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  1. Richard_H

    Flat Beer, I love it!

    If I'm going for a traditional English ale I will always under prime, I will mash at a slightly higher temperature after about 30 minutes to give the beer slightly more body. Also I find they take longer when bottle conditioning, but eventually will produce a nice thick head without much...
  2. Richard_H

    First it gushes then not

    I always batch prime and have tried a variety of sugars over the years with mixed results. When batch priming using boiling water I have found dextrose and icing sugar are prefect for an even carbonation amount per bottle when the solution is mixed well. The thicker and darker the sugar grain...
  3. Richard_H

    I've come to the conclusion that carbonation is just an on-going process

    This is a very interesting point that I had never really considered until now, currently have a dark winter saison that fits this profile. No infection, bottled after 4 weeks and at a reading of 1.001, primed with an average amount of sugar for an English style ale and was bottled back in July...
  4. Richard_H

    Storing beer prior to bottling?

    Plenty of people use a secondary vessel/container to remove the beer off the yeast cake and to continue to condition for weeks or even months. I have done this before with big, strong, malty beers with no issues. Probably not ideal for pale hoppy beers due to even more exposure to oxygen, so I...
  5. Richard_H

    I've come to the conclusion that carbonation is just an on-going process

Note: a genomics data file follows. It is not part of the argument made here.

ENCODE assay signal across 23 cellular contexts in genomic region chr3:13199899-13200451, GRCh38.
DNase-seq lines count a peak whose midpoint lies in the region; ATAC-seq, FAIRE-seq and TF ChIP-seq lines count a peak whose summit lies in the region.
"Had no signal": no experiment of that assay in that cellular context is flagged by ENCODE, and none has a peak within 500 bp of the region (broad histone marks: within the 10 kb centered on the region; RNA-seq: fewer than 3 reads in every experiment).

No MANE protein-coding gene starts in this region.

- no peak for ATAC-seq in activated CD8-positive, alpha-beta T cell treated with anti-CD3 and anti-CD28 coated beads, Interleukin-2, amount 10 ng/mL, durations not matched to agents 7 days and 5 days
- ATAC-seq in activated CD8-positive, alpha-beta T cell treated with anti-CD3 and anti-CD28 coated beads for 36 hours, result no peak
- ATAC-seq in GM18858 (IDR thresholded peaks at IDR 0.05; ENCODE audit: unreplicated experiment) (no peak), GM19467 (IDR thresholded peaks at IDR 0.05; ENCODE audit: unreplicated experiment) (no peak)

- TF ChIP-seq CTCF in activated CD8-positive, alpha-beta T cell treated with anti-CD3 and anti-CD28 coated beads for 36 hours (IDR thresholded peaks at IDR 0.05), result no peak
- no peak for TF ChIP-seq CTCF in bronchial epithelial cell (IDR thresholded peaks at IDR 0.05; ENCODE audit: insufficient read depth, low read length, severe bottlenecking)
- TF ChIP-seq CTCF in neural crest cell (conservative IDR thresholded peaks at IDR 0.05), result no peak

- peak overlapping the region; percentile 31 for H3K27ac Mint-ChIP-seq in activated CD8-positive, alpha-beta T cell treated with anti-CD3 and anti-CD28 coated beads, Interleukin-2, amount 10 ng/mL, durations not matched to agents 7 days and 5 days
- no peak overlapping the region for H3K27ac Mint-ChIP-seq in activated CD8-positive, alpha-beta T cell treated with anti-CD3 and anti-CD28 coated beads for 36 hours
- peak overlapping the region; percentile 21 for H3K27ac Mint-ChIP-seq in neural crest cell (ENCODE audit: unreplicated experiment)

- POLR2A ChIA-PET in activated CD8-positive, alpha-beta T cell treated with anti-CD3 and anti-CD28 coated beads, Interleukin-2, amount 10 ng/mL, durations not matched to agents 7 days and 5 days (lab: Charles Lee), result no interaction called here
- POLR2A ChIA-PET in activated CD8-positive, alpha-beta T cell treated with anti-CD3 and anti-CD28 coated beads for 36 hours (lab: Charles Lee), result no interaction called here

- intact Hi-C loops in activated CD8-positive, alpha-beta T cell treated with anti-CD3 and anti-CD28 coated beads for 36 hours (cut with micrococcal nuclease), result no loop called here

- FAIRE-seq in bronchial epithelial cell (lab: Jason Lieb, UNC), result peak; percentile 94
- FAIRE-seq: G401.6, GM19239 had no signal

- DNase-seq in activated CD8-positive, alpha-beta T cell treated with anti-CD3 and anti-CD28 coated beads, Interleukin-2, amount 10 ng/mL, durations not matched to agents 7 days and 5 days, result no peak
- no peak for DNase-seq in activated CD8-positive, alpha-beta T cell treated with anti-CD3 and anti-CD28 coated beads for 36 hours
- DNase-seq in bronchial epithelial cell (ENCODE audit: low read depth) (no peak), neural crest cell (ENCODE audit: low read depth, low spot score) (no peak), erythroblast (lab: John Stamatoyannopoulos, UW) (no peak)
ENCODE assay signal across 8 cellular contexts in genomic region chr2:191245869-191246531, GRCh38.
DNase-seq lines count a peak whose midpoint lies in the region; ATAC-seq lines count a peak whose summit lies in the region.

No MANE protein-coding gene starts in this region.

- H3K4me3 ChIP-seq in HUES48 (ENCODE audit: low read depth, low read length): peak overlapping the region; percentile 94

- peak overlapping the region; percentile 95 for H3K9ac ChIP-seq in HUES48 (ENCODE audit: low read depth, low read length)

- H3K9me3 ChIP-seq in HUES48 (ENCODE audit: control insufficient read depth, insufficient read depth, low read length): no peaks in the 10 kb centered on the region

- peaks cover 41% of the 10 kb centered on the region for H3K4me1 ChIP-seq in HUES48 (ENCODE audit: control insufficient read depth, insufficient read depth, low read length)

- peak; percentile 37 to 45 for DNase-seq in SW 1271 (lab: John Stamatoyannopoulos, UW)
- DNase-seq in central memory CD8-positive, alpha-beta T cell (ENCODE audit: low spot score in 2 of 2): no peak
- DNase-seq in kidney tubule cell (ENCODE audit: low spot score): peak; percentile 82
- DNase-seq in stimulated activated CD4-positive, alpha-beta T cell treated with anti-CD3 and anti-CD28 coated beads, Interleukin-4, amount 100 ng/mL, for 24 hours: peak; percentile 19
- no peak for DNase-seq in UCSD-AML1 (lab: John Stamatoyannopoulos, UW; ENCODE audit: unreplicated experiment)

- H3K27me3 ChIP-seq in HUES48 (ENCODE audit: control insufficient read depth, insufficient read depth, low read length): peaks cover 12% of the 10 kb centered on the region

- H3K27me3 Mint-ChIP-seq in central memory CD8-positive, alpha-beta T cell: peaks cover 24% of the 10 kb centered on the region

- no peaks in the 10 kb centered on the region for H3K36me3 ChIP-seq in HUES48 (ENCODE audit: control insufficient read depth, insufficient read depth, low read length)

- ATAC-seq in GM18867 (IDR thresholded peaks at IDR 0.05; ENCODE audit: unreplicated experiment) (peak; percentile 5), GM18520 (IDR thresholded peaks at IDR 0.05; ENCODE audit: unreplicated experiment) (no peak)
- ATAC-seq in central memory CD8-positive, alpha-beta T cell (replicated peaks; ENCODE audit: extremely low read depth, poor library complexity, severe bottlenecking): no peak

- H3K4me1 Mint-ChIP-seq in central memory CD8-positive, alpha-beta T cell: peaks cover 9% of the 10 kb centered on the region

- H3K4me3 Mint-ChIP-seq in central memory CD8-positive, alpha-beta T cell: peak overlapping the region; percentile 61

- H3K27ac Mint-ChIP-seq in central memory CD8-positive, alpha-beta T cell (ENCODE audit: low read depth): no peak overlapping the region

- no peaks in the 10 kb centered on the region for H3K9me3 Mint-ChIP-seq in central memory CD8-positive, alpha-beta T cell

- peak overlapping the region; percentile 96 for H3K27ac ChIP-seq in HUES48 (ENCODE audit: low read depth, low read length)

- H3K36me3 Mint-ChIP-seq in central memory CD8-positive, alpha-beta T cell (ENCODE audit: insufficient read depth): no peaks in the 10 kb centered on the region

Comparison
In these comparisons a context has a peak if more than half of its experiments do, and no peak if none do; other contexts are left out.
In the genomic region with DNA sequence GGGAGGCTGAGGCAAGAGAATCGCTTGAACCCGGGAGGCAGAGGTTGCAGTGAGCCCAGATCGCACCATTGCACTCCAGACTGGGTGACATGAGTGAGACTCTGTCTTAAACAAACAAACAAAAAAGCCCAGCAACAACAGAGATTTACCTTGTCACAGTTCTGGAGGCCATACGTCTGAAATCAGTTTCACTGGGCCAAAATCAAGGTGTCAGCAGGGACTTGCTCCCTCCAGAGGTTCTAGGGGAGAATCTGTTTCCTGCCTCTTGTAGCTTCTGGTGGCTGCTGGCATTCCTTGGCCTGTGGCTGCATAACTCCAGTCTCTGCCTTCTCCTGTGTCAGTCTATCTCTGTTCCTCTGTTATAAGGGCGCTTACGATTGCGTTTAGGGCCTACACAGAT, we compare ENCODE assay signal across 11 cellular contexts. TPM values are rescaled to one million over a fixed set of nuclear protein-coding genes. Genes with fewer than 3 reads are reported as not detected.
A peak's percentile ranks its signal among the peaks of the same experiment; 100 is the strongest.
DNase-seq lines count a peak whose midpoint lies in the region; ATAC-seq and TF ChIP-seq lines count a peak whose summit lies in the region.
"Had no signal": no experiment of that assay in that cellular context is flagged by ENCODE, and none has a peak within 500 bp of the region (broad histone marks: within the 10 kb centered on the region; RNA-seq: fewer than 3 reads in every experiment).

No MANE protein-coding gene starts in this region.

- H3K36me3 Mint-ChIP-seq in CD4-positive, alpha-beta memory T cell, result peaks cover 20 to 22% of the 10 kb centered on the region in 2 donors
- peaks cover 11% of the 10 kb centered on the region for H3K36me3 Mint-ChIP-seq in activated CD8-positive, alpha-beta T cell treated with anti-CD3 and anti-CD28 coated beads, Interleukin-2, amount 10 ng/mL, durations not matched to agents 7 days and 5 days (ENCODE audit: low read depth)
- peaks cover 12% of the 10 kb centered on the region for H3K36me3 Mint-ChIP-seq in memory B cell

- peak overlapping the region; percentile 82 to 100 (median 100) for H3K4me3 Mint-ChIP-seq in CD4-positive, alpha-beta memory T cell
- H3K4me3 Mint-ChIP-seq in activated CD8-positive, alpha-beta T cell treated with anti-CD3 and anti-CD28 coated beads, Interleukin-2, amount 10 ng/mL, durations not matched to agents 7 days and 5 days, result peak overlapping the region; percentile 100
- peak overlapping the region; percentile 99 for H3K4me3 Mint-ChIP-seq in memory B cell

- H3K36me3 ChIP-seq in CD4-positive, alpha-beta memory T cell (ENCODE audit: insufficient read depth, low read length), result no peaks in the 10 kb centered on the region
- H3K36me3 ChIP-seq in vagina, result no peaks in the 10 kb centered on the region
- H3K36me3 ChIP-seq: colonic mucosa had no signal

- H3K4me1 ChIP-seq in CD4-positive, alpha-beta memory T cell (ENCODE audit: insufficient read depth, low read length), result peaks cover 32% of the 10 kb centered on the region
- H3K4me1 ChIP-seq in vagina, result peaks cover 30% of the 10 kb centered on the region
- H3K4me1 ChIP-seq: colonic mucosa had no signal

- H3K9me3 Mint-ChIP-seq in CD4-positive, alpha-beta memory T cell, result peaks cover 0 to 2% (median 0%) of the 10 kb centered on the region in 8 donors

Interesting point, this is something I have noticed and now deliberately under prime any beer I plan on keeping for 6 months to a year. Even my brews that are above 6% I will now under prime as the chances are I will be finding random bottles in 3 or 4 months time. I have also noticed this is...
  6. Richard_H

    Best Brew you have ever done Kit or All Grain

    Sadly I didn't make a note of the complete recipe but I decided to make my own attempt at a pale saison. From memory it was: 40% pilsner,40%Vienna,10% wheat, 50g coriander seeds, Lallemand saison yeast. It was bloody lovely :beer1:
  7. Richard_H

    No secondary fermentation

    Sh!t the bed that's a wine ashock1. In all seriousness some yeasts will not cope with that level of alcohol, what yeast did you use and how much? For reference my Belgian tripel from last December was very flat for the first 3 months. At a year old its not exactly lively (probably under...
  8. Richard_H

    Wetherspoons

    The Punk IPA they sell on tap is 5.2% @ £3.19 according to the app for one in Aylesbury. I don't mind Wetherspoons if you want reasonable food and drink at a very good price, I was in Basingstoke one morning and knew I could get a large decent full English with free refills for about £6. It was...
  9. Richard_H

    Chocolate Ingredients for a Stout

    Hi Shaun In theory 10% of the bar will ingredients that are unfermentable, and there is no guarantee that the yeast was able to work through all the cocoa so don't be too concerned about any leftover chocolate trub/krausen. My dark chocolate beers have always been rather lively so I would...
  10. Richard_H

    Order of drinking beer